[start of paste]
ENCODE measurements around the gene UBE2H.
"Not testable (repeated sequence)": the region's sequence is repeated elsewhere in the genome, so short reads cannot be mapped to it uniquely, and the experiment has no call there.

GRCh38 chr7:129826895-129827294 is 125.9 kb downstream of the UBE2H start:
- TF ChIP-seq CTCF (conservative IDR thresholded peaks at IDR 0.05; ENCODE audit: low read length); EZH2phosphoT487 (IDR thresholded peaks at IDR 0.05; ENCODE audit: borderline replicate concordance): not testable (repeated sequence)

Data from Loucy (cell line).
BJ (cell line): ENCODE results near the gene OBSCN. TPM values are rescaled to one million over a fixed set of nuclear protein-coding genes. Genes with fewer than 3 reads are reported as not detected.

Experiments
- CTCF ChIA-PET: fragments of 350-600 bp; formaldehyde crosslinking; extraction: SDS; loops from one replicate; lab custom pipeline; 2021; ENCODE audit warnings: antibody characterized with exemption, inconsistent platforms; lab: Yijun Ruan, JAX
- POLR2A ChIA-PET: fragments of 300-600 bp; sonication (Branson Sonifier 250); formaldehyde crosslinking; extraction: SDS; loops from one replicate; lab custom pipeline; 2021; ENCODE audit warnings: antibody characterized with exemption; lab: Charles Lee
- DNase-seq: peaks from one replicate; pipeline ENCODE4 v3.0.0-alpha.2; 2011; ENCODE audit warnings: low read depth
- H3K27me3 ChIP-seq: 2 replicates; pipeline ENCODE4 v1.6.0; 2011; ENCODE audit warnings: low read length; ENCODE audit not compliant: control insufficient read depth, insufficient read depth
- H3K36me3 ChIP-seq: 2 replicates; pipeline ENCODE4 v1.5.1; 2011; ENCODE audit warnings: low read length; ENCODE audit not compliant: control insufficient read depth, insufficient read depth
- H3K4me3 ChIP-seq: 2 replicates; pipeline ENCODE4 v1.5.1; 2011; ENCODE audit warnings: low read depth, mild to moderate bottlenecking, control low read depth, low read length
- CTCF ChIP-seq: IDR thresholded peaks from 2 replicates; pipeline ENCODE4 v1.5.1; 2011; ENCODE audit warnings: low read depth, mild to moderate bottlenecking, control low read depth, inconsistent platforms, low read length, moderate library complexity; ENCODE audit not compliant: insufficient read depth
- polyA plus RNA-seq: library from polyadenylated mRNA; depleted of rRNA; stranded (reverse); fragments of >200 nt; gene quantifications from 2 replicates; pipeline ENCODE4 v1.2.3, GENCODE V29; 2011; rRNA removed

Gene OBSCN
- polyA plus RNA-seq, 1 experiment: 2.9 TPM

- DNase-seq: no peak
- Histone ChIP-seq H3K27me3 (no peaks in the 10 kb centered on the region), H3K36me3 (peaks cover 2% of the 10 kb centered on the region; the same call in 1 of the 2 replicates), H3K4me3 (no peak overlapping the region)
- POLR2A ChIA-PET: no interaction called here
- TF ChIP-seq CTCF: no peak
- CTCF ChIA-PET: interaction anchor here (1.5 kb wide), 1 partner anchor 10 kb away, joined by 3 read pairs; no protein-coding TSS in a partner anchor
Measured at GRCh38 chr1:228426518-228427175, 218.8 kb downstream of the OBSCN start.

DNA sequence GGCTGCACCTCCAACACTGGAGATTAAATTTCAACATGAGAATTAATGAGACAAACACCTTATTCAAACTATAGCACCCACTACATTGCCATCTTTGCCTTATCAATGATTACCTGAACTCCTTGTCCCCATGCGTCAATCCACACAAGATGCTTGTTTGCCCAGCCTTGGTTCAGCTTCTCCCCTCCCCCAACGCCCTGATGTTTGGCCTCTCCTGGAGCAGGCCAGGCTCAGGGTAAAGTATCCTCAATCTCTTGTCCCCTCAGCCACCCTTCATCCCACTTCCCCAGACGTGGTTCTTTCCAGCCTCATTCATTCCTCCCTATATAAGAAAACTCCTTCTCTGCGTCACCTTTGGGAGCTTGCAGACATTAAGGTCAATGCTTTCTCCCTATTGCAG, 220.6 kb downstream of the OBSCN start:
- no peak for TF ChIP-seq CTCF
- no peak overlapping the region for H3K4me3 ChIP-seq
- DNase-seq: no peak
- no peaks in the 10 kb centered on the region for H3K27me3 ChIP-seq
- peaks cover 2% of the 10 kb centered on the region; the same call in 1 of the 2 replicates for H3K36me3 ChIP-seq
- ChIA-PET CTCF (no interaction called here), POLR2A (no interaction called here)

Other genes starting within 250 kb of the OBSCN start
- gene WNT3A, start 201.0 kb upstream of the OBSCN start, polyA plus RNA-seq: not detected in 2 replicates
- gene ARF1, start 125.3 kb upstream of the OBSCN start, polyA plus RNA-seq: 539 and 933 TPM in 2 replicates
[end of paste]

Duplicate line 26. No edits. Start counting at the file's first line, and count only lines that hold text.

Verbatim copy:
- no peak overlapping the region for H3K4me3 ChIP-seq